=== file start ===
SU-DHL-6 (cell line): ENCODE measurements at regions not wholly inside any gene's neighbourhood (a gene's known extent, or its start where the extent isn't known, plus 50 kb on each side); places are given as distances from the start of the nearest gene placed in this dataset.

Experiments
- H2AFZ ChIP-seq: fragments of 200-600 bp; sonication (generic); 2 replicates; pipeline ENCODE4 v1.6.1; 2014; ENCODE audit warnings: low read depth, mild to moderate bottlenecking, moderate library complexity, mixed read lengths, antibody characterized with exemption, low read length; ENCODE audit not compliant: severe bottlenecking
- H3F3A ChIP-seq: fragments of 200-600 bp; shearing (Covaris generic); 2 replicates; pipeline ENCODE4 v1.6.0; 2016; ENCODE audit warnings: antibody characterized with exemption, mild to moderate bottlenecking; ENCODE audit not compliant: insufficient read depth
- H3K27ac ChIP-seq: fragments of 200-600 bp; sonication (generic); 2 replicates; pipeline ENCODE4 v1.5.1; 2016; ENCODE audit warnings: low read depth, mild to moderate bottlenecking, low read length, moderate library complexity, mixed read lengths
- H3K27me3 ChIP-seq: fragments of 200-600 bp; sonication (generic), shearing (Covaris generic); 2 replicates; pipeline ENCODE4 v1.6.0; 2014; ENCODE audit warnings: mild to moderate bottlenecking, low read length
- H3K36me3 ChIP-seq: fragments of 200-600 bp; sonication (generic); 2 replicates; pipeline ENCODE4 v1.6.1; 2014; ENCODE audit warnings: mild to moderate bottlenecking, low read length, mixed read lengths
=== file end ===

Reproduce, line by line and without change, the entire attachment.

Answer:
SU-DHL-6 (cell line): ENCODE measurements at regions not wholly inside any gene's neighbourhood (a gene's known extent, or its start where the extent isn't known, plus 50 kb on each side); places are given as distances from the start of the nearest gene placed in this dataset.

Experiments
- H2AFZ ChIP-seq: fragments of 200-600 bp; sonication (generic); 2 replicates; pipeline ENCODE4 v1.6.1; 2014; ENCODE audit warnings: low read depth, mild to moderate bottlenecking, moderate library complexity, mixed read lengths, antibody characterized with exemption, low read length; ENCODE audit not compliant: severe bottlenecking
- H3F3A ChIP-seq: fragments of 200-600 bp; shearing (Covaris generic); 2 replicates; pipeline ENCODE4 v1.6.0; 2016; ENCODE audit warnings: antibody characterized with exemption, mild to moderate bottlenecking; ENCODE audit not compliant: insufficient read depth
- H3K27ac ChIP-seq: fragments of 200-600 bp; sonication (generic); 2 replicates; pipeline ENCODE4 v1.5.1; 2016; ENCODE audit warnings: low read depth, mild to moderate bottlenecking, low read length, moderate library complexity, mixed read lengths
- H3K27me3 ChIP-seq: fragments of 200-600 bp; sonication (generic), shearing (Covaris generic); 2 replicates; pipeline ENCODE4 v1.6.0; 2014; ENCODE audit warnings: mild to moderate bottlenecking, low read length
- H3K36me3 ChIP-seq: fragments of 200-600 bp; sonication (generic); 2 replicates; pipeline ENCODE4 v1.6.1; 2014; ENCODE audit warnings: mild to moderate bottlenecking, low read length, mixed read lengths